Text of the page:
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Open Centre newsletter

“Every glance you give outside your window puts the seed of life into creation. That is why Merlin took his job of watching oaks and deer and stars very seriously. He didn’t want them to die; he was a lover of life.”……..”See innocently and you will give life.
Deepak Chopra. The Way of the Wizard.

Dear friends

In front of you a new and fresh and spring full newsletter.
We start with Jaya and her being back in Spain, followed by Tony Parsons and his changed look on enlightenment.
And do take a look at the retreat programme at the end of the newsletter.
Jaya and Gemma will be in different countries besides Spain this summer.
From 23-28 June 2009 they will lead a silent retreat at Le Moulin de Chaves, France.
And from 14-22 August 2009 a deep rest retreat in The Netherlands.

There are three links in this newsletter.
The first link is an article about creativity and healing and the mind.


The second link is an article on the brain in musical improvisation


The third link follows up on this last article in the form of a wonderful clip with creativity and music in action.


We hope you will enjoy the newsletter again this time.
Thank you.
Iris, on behalf of the newsletter team.



Back at Dharmaloca after about 6 months in India, Gemmaji and I were delighted to find irises blooming in the terrace walls and the herb and vegetable gardens sprawling with nine herbs and seven kinds of vegetables, from oregano to oak leaf lettuce.  On my 42nd birthday, we discovered the third wellspring of our valley, with two mouths, gushing into the wild canyon just a few minutes’ walk from Dharmaloca.
The first Dharmaloca work retreat ended today. 
Great food, great weather, great insights sifting through the meditations and labouring and living together.  One person said she has rarely been so happy.  Another said it was the first retreat where she did not count the days till the end.  The newly-cleared meditation area embraces us while also opening to the spacious valley.  Many times when I went to give teachings there in the afternoons, I felt mere words could disturb the exquisite teachings of the moment’s birdsong and windsong, rocksong and sunsong.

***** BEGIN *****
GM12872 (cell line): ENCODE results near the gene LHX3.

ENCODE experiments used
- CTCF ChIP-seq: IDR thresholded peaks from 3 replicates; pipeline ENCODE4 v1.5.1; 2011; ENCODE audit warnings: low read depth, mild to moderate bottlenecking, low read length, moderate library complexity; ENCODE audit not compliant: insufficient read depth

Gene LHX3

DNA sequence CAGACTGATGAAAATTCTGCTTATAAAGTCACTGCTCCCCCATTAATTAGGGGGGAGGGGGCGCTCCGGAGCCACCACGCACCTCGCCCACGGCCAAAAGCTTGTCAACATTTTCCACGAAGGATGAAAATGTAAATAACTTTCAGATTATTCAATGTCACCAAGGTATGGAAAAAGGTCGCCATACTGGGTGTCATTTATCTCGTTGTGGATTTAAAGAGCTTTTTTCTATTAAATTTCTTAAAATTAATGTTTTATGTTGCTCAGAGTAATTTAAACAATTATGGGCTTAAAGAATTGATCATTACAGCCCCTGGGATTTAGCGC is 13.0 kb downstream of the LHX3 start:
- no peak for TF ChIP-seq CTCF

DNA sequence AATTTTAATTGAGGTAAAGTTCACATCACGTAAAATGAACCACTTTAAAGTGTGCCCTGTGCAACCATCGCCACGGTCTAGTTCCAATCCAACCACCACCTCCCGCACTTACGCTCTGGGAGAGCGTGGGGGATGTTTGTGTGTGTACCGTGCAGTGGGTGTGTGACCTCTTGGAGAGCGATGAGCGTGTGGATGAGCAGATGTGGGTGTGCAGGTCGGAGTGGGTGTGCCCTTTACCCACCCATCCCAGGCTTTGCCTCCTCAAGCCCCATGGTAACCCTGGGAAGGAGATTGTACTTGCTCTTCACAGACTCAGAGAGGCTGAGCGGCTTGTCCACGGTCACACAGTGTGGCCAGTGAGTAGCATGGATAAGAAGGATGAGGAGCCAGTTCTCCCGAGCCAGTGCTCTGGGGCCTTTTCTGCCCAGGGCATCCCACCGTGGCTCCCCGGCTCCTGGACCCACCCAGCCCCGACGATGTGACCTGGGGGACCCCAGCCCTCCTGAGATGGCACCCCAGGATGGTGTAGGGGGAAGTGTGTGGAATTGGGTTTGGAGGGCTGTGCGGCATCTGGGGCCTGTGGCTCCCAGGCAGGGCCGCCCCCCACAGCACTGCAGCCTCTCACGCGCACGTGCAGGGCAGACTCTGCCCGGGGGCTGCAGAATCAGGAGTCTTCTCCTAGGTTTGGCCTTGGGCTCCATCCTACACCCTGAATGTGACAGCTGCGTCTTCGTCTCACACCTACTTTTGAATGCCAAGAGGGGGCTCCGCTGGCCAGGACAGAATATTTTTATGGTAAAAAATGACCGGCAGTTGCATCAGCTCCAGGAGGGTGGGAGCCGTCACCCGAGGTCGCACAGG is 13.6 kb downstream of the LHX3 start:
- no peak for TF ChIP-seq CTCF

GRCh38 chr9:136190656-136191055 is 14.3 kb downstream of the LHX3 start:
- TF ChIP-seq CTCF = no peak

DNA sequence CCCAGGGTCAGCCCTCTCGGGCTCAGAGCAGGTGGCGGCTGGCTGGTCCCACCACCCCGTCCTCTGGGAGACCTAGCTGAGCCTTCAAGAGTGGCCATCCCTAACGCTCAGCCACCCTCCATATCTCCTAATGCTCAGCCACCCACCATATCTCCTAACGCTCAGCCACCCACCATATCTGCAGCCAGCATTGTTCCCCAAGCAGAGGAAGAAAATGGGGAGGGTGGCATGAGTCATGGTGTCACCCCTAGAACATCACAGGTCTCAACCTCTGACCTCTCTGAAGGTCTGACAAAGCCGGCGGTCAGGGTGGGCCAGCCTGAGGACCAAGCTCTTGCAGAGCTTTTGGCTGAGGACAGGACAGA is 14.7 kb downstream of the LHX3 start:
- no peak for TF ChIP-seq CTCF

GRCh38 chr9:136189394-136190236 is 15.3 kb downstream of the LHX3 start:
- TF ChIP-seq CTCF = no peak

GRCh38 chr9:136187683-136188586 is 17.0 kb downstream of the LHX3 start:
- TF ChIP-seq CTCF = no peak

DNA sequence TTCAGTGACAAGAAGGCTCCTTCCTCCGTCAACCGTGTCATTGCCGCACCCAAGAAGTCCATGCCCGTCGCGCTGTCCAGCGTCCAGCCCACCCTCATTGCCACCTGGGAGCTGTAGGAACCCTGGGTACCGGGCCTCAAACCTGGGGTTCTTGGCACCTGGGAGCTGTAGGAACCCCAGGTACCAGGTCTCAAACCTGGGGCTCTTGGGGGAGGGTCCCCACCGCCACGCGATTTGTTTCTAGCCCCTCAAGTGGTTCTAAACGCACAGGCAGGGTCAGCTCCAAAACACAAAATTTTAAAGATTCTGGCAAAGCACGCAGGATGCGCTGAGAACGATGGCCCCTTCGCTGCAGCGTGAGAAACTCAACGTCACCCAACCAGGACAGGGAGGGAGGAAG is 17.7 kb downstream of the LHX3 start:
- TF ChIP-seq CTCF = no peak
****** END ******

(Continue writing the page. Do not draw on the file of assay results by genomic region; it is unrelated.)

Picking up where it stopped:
Dharmaloca can now better fulfil its purpose—to welcome people who have done several group retreats with Open Dharma to do long-term individual retreats in intimacy with nature.
As many of you know, someone gave a very generous donation last year to create a year-round hermitage out of the tiny stone cottage at Dharmaloca.  As part of the work retreat, Denisji began this big project with some help from retreatants and several tractor-loads of cement, sand, and gravel.  The main obstacle, to remove the enormous boulder that had fallen inside the cottage, ended up needing only a morning’s work.  Denis “had a conversation with the rock” to feel where to strike and break it into pieces small enough to carry out the door.  Many of those smaller pieces now line the raised beds in the fabulous 7-circle vegetable garden several terraces uphill.
In addition to working, we went on a couple of spectacular walks, one of them led by a Park guide and Montse, a life-loving 77-year-old female hermit whom Gemma had met 15 years before.  After an unusually wet winter and spring, the wildflowers shout and float through rock and soil.  Montse showed us wild herbs, wild orchids, wild medicine.  She planned to walk up the mountain again after we left.
People in our village say that there is no clear explanation for the abundant water in our valley—it does not diminish with drought, and even if neighbouring villages go dry, our village has plenty.  Some people hypothesize that the waters come all the way from the Pyrenees through underground channels.  It feels as if Dharmaloca is also nourished by the coming together of so many good people and so much good energy.
May Dharmaloca nourish and be nourished by many--may the truth of things as they are reveal its steady place (loka in Sanskrit) in each of us, so that we can be crazy (loca in Castellano) enough to live this truth fully.



The Open Secret by Tony Parsons.

I used to believe that people actually became enlightened, and that the event was similar to someone winning the jackpot in a national lottery. Once the price had been won, the beneficiary would thereafter be guaranteed permanent bliss, infallibility and incorruptible goodness.